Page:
On April 22, 1840 Asa Turner Jr., pastor of the Congregational Church in Denmark, wrote to the “The Anti-Slavery Reporter” about abolitionist activity in southern Iowa. “Letter from the Far West,” from the “Friend” Vol. 13, 1840, p. 326, reprinted from “The Anti-Slavery Reporter” below:
“Asa Turner Jr. of Denmark, Lee Co. Iowa Ter., writes to James G. Birney under date of April 22, 1840 that an Anti-Slavery Society has been founded at that place, and also at Salem, Henry County, Iowa Ter. He says ‘our little church and society are almost to a man on the right side of this great question. As to the territory generally there is but little light, and less action on the subject. We need some judicious and efficient men to lay before the people the nature of this abomination of abominations. The inhabitants of Salem are mostly Quakers and many of them take a deep interest in the subject of slavery. Last summer  two slaves passed through Salem, and were soon overtaken by their pretended masters. As they returned with the fugitives, some inquired by what authority they were carrying away these men captives, and called upon them to show their authority. The justice was sent for, and the trial was about to commence, but the black boys chose to take leg bail. So they poor men stealers had to return without their prey. A few weeks after the slaves discovered themselves to their new “Friends,” who undertook to help them on their way to the land of liberty. Two hundred dollars were offered for the apprehension of the fugitives. Three Quakers set out with the two runaways, in a covered wagon. Four men, armed, waylaid them, and demanded the salves on pain of death. No resistance was made, and the poor men were taken to Missouri, one of them was immediately sold to go down the river. For this act the perpetrators received $200. Three or four are professors of religion, and two of them officers in the Methodist Church! The Quakers were apprehended and tried under the black law of the territory, and fined $500. The laws of the territory are much the same as in Ohio and Illinois—making it the duty of the county commissioners to apprehend and sell every black man who has no free papers, and imposing a fine of $500 on any one who shall aid one of these outcasts in obtaining the birthright given by heaven.’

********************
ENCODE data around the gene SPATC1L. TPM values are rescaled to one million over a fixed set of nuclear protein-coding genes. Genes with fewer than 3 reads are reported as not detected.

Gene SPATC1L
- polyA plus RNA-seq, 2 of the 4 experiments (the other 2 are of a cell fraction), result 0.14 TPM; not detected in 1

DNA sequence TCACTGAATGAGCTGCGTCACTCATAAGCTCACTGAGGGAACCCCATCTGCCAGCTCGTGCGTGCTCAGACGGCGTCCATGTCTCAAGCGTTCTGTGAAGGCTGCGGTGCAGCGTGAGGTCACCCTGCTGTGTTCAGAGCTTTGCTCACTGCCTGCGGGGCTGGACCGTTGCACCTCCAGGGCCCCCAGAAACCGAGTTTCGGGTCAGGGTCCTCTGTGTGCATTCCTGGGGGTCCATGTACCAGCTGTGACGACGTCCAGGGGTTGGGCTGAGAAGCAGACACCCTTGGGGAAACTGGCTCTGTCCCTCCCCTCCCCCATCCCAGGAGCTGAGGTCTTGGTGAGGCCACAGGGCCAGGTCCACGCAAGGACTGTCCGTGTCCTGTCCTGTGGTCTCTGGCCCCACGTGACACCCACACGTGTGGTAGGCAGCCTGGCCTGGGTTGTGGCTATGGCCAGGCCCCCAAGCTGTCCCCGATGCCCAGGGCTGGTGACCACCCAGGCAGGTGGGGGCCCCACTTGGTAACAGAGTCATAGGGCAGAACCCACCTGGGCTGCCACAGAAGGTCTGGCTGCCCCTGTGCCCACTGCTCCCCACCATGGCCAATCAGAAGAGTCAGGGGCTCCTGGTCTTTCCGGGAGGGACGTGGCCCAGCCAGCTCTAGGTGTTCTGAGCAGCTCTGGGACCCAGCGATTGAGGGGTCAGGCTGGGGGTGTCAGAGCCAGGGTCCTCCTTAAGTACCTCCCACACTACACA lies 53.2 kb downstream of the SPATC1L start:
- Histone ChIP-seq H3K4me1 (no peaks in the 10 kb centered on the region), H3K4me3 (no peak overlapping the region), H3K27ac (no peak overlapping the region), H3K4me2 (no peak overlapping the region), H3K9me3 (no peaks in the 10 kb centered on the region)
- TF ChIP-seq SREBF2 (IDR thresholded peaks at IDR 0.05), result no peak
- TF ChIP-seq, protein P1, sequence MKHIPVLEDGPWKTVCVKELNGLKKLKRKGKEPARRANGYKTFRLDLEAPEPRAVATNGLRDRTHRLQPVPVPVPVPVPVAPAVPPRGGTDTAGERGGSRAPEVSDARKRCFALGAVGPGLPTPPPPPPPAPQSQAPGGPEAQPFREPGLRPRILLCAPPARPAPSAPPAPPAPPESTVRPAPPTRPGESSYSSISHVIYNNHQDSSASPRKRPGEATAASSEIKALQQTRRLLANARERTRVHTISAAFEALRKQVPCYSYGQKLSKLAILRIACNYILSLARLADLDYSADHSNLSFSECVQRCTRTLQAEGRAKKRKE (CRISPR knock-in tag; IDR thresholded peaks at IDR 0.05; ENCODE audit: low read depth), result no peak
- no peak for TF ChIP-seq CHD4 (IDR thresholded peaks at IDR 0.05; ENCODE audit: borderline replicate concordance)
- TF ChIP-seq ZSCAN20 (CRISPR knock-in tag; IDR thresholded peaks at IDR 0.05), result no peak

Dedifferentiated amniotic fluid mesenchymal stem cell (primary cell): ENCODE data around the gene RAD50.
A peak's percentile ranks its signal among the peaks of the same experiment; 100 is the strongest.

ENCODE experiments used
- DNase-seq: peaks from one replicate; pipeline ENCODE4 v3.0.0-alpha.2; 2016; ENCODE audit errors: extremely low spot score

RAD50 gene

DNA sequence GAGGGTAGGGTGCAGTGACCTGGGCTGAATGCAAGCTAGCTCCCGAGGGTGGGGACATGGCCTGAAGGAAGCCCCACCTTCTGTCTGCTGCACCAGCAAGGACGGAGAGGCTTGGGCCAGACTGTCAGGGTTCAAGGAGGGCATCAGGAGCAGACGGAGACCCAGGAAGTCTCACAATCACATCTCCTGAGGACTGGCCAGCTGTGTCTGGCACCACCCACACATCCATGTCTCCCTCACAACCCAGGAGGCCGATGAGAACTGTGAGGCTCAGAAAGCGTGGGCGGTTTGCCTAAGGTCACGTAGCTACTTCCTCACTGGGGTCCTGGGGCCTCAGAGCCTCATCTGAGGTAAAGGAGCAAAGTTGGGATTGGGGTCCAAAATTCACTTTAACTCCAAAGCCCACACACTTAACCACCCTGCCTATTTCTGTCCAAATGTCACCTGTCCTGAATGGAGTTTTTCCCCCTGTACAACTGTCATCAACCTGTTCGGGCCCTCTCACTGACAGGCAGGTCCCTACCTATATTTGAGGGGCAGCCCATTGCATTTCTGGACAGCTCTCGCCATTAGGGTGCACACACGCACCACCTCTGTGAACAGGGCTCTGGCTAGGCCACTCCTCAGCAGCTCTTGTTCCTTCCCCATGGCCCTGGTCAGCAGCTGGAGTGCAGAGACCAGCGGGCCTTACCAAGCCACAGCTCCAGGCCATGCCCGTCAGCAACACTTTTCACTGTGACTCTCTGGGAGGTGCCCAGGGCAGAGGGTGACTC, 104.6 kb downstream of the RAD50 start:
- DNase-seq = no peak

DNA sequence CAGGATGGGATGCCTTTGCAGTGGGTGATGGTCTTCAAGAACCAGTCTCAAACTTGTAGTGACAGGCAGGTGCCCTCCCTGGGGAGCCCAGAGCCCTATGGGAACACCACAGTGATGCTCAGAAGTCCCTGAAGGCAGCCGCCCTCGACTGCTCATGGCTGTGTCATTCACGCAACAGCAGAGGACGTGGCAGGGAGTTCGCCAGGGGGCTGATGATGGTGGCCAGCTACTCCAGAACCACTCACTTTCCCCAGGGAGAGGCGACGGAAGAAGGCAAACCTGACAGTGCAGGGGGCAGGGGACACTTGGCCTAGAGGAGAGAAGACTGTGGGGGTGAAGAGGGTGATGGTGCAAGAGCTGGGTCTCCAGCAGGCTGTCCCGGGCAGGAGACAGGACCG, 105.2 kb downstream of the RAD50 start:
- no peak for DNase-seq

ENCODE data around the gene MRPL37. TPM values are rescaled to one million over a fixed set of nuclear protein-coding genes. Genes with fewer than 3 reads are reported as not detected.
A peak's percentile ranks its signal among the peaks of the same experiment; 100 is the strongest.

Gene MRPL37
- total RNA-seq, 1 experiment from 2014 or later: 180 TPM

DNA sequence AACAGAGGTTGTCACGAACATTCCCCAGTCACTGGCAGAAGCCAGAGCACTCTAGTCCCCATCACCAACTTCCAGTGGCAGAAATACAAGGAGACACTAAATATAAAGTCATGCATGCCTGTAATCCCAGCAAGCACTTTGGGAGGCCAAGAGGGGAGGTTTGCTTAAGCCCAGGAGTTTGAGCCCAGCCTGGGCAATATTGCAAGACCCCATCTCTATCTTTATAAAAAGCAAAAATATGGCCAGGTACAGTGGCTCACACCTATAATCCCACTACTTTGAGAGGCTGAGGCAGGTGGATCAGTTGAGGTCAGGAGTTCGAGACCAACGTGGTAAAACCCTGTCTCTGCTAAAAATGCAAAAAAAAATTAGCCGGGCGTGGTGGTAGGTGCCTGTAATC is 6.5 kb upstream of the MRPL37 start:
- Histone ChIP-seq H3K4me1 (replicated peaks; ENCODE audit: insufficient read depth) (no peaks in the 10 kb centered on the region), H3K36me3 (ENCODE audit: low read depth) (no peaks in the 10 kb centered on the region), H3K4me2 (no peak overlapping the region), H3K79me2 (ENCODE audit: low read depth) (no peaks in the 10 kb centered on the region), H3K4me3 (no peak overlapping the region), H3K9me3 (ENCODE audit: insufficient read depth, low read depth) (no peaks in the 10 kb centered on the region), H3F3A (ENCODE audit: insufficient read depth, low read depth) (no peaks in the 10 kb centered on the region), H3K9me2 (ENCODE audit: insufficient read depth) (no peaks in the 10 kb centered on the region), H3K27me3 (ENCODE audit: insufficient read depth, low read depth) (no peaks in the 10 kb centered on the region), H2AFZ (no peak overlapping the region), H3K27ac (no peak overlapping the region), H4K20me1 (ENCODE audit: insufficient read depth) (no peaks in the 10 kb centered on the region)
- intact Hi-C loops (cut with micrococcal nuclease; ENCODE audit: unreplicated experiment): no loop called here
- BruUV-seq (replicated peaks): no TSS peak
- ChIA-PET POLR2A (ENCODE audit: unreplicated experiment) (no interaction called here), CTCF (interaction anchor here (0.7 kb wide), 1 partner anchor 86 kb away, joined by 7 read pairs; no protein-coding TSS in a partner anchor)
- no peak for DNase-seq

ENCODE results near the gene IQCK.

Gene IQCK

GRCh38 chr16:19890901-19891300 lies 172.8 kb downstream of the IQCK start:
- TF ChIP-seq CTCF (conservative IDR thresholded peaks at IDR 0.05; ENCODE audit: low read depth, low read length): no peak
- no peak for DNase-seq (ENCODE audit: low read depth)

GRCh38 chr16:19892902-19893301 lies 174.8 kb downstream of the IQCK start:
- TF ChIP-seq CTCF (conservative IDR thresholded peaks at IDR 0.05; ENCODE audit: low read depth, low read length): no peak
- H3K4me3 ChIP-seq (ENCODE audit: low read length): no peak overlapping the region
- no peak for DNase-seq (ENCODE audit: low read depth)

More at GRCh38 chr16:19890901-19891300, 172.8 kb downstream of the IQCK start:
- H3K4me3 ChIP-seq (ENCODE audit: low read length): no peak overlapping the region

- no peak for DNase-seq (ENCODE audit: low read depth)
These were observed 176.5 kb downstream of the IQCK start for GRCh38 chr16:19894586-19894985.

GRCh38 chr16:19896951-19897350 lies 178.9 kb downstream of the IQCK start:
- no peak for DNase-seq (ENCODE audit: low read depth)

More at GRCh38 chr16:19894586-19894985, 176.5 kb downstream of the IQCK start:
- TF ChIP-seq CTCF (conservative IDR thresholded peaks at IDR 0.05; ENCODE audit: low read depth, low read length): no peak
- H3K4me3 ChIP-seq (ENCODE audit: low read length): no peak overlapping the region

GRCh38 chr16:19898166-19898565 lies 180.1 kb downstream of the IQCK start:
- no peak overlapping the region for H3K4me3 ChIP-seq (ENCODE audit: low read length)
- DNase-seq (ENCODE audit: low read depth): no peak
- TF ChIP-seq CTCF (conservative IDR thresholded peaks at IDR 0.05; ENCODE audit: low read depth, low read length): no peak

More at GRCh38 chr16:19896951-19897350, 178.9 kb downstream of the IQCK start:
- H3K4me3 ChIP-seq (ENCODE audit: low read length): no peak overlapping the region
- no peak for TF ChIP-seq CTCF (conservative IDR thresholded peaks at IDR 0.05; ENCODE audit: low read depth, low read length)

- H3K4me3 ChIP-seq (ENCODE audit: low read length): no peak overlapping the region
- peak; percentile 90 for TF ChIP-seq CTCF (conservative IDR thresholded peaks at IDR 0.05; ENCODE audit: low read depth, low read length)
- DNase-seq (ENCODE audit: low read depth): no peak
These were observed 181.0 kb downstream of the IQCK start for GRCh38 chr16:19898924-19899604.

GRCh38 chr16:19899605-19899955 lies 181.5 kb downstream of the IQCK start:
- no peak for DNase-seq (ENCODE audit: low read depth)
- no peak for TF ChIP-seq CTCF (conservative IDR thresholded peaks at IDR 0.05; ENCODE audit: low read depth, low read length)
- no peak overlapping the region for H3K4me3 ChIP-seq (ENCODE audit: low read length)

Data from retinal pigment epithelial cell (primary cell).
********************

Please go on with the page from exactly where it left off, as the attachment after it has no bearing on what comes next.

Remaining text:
communicates the following heartrending fact.
‘A black man in Missouri married a free woman, who now lives at Quincy,
Ill. His master told him, if he would
pay him $1200 he should have his liberty.
Being a good blacksmith he went to work and in there years paid the
amount, but last fall he came over to see his wife, joicing to think he was
soon to breathe with her the air of liberty.
He returned to Missouri for his free papers. His mater was offered $1800 for him, which he accepted, and in a day or two, instead of returning
to his wife, he was on his way in chains to
Excerpts from The Anti-Slavery Reporter, obtained from the research notes of Lewis D. Savage.